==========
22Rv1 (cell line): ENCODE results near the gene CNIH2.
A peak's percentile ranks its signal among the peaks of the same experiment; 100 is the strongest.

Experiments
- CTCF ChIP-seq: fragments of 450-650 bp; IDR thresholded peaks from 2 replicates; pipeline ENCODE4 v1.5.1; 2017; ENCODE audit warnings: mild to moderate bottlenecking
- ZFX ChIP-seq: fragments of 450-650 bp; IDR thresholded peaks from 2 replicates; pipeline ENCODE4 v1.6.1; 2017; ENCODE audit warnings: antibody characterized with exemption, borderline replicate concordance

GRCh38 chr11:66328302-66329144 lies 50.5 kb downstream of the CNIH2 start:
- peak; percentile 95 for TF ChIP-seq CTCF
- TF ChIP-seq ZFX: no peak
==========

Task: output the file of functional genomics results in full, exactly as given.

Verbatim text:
22Rv1 (cell line): ENCODE results near the gene CNIH2.
A peak's percentile ranks its signal among the peaks of the same experiment; 100 is the strongest.

Experiments
- CTCF ChIP-seq: fragments of 450-650 bp; IDR thresholded peaks from 2 replicates; pipeline ENCODE4 v1.5.1; 2017; ENCODE audit warnings: mild to moderate bottlenecking
- ZFX ChIP-seq: fragments of 450-650 bp; IDR thresholded peaks from 2 replicates; pipeline ENCODE4 v1.6.1; 2017; ENCODE audit warnings: antibody characterized with exemption, borderline replicate concordance

GRCh38 chr11:66328302-66329144 lies 50.5 kb downstream of the CNIH2 start:
- peak; percentile 95 for TF ChIP-seq CTCF
- TF ChIP-seq ZFX: no peak